A Tale of Two Crayfish Species: Research at the Licking Park District

GRANVILLE, OHIO (April 5, 2021) The Licking Park District actively supports research that informs the management of our natural resources. Invasive species, and the detrimental impact they have on native species, are of particular concern. In 2020, The Ohio State University graduate student Krystal Pocock collected native crayfish from Lobdell Reserve as part of a larger project examining differences in leaf consumption by crayfish in Ohio. Crayfish are important to stream systems as they break down nutrient rich, coarse leaf litter. However, research has suggested streams with non-native crayfish have accelerated leaf litter breakdown and reduced standing leaf litter. This reduces available habitat and food for fish and aquatic macroinvertebrates and may lead to reduced biodiversity.

Two crayfish species were the focus of Pocock’s research: the native Sanborn crayfish, Faxonius sanbornii, and the invasive Rusty crayfish, Faxonius rusticus. The Rusty crayfish is a large, aggressive species whose range is rapidly expanding. Pocock conducted behavioral experiments to evaluate leaf consumption between species to determine if sites containing Rusty crayfish exhibited higher leaf decomposition rates. Results revealed that there was no difference in the dry mass of leaf material consumed between Rusty and Sanborn crayfish, however there was a significant interaction between experimental treatments and species, suggesting that Rusty crayfish could be having direct and/or indirect effects on macroinvertebrates when present. Pocock noted additional experiments should be aimed at understanding trophic dynamics in Ohio streams containing Rusty crayfish to determine the effect that this species has on ecosystem functions and determine successful management of this invasive species.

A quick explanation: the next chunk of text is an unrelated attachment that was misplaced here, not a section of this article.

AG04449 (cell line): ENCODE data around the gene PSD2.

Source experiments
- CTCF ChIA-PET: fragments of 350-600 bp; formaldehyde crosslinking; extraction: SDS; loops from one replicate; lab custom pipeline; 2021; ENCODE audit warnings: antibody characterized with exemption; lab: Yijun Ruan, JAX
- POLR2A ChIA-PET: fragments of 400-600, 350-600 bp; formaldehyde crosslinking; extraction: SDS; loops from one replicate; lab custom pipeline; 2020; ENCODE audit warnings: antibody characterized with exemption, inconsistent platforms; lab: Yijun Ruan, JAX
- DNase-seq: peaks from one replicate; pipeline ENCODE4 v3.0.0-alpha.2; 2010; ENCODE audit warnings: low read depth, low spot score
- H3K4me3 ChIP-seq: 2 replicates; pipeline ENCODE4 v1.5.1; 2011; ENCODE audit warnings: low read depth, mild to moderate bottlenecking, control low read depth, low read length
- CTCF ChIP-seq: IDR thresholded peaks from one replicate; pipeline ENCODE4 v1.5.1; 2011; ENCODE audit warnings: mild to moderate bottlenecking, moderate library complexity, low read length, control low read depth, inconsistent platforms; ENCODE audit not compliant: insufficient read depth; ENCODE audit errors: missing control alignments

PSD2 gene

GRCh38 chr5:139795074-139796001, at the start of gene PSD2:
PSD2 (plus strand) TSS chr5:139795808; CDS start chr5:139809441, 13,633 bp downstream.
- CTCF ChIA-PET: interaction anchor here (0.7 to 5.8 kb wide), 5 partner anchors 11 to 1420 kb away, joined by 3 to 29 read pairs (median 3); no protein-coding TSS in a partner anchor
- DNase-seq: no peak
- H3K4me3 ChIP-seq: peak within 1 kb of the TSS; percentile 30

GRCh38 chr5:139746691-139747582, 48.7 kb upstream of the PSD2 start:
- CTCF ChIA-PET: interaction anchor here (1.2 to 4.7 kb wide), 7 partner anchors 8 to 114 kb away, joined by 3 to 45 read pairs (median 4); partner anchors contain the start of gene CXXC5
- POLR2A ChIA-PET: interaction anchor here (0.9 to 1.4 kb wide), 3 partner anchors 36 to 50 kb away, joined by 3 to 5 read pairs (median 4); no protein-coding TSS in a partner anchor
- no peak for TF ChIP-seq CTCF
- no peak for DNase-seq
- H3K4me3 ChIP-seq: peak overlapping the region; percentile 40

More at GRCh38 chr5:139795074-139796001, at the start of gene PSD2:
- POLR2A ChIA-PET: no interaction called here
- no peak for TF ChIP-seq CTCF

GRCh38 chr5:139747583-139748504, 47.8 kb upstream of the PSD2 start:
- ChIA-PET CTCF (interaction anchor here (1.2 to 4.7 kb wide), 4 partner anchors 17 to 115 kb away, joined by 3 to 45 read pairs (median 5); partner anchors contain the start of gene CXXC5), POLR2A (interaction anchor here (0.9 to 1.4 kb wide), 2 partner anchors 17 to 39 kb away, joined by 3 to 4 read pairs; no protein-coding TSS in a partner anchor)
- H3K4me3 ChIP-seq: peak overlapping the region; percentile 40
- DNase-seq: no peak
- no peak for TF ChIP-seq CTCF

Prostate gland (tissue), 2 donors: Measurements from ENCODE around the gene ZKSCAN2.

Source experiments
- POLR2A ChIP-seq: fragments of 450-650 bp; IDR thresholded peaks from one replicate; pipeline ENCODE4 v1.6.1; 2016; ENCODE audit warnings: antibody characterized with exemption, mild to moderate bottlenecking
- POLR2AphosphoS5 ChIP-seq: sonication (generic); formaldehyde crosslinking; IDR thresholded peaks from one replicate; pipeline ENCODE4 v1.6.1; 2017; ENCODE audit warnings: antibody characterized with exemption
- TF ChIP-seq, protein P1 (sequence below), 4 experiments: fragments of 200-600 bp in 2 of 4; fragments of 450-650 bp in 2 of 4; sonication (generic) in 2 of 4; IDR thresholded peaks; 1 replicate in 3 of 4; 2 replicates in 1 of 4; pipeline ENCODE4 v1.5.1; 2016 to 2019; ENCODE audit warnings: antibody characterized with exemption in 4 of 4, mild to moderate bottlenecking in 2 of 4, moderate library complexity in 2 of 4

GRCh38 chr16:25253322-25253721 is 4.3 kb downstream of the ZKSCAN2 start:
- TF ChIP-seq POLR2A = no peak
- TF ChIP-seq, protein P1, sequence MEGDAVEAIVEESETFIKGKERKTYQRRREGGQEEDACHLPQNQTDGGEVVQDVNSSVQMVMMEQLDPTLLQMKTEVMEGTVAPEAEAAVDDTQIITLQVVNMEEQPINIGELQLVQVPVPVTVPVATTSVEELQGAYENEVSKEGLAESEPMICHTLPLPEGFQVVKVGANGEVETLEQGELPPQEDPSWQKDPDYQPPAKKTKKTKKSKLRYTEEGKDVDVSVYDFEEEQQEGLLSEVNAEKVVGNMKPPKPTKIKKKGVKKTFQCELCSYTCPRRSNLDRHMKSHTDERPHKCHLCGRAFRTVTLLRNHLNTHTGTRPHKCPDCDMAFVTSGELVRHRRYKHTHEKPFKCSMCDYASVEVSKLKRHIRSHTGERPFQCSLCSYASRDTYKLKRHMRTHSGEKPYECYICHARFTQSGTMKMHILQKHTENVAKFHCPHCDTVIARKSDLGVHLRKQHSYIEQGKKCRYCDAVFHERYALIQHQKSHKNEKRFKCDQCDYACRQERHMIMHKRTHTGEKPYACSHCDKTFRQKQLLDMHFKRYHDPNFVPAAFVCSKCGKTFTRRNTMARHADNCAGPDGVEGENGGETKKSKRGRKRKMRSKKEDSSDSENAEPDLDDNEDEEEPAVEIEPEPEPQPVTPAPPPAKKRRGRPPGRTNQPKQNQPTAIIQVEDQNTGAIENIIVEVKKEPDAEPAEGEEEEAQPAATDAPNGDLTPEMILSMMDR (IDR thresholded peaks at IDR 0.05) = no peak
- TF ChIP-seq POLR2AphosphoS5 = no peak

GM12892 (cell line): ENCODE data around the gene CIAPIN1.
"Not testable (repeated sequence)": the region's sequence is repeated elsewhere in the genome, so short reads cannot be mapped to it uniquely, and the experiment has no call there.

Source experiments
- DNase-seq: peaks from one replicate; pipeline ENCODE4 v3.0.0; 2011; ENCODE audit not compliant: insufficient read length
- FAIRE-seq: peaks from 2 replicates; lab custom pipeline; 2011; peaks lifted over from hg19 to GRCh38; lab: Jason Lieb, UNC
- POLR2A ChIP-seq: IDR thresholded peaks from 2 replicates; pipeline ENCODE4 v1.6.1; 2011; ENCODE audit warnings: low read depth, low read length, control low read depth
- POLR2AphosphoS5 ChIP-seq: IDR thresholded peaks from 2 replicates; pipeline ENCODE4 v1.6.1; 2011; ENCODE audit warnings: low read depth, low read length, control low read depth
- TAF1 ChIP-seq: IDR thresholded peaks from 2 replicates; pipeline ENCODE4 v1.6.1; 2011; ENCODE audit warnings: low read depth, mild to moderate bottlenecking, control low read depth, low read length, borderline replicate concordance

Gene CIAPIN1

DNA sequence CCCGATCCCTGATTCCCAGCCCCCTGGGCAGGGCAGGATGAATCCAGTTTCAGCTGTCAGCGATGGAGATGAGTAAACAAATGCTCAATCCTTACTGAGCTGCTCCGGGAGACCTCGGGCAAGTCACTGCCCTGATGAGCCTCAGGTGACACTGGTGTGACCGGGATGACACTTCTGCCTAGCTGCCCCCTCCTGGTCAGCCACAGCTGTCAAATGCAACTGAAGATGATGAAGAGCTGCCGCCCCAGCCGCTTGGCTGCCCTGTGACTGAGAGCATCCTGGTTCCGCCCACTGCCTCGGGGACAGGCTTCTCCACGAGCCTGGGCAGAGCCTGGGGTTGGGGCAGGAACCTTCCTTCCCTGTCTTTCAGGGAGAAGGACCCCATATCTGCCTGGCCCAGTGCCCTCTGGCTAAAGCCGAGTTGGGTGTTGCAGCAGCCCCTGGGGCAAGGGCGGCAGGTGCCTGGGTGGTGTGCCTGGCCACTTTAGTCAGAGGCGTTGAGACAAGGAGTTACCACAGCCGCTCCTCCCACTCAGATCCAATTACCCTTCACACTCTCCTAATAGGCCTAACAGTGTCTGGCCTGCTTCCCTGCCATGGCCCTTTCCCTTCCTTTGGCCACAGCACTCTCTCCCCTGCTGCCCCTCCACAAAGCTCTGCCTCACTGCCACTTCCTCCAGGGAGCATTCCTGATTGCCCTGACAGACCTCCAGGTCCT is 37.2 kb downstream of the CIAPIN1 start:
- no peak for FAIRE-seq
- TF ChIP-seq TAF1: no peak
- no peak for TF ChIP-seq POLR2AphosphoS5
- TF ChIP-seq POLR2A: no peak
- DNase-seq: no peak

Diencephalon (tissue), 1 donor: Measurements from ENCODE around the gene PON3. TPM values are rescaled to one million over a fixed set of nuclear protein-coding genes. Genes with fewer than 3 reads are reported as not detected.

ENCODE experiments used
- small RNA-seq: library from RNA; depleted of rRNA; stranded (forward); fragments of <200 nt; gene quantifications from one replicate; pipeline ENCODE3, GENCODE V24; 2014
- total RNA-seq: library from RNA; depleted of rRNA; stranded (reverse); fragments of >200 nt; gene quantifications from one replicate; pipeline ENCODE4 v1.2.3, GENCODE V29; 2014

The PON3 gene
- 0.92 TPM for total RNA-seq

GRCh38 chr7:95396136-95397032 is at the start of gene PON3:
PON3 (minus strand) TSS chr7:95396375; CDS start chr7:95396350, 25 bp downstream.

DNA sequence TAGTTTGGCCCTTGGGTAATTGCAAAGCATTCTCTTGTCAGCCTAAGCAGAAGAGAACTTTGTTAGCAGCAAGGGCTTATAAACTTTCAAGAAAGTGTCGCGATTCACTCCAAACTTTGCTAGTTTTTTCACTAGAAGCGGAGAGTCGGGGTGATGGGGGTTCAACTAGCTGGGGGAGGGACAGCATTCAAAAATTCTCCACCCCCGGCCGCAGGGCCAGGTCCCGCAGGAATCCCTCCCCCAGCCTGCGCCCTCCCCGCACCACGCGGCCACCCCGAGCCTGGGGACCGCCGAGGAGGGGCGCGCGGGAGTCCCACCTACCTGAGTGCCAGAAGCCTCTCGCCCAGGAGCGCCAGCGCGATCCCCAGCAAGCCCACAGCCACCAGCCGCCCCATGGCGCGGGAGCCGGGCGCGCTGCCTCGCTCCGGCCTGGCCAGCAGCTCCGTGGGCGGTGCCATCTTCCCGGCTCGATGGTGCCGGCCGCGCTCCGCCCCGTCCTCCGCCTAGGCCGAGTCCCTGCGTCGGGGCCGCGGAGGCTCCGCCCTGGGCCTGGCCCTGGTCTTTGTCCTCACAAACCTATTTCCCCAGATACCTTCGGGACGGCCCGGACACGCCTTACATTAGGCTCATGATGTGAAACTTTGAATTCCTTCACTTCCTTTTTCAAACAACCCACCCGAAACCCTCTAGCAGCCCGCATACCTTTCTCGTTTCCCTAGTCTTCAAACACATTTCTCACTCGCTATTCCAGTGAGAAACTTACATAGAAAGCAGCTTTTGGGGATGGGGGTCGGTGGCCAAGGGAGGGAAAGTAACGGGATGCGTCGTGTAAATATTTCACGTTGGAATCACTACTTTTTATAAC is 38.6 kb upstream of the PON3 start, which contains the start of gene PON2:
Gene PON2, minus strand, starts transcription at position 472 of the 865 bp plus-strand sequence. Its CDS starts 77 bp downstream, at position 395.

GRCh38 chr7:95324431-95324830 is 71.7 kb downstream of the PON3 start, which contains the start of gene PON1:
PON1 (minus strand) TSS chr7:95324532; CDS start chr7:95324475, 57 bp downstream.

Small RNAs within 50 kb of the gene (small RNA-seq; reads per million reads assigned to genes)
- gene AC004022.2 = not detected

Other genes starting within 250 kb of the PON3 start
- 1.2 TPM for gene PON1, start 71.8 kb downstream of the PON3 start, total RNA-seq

Licking Park District’s Mission
The mission of the Licking Park District (LPD) is to acquire, manage, preserve, and conserve natural areas within Licking County, while protecting wildlife and local history in a manner that enriches our communities and provides access to diverse parks, educational opportunities, and health and wellness activities.

The Licking Park District manages over 1,600 acres of parkland on 12 sites and manages over 46 miles of paved multi-use trails across Licking County. The Licking Park District office, located at Infirmary Mound Park, is easily accessed from Rt. 37. Visit the website www.lickingparkdistrict.com to see all the programs and opportunities your Licking Park District offers or contact us at 740.587.2535 or by email at: Info@LickingParkDistrict.com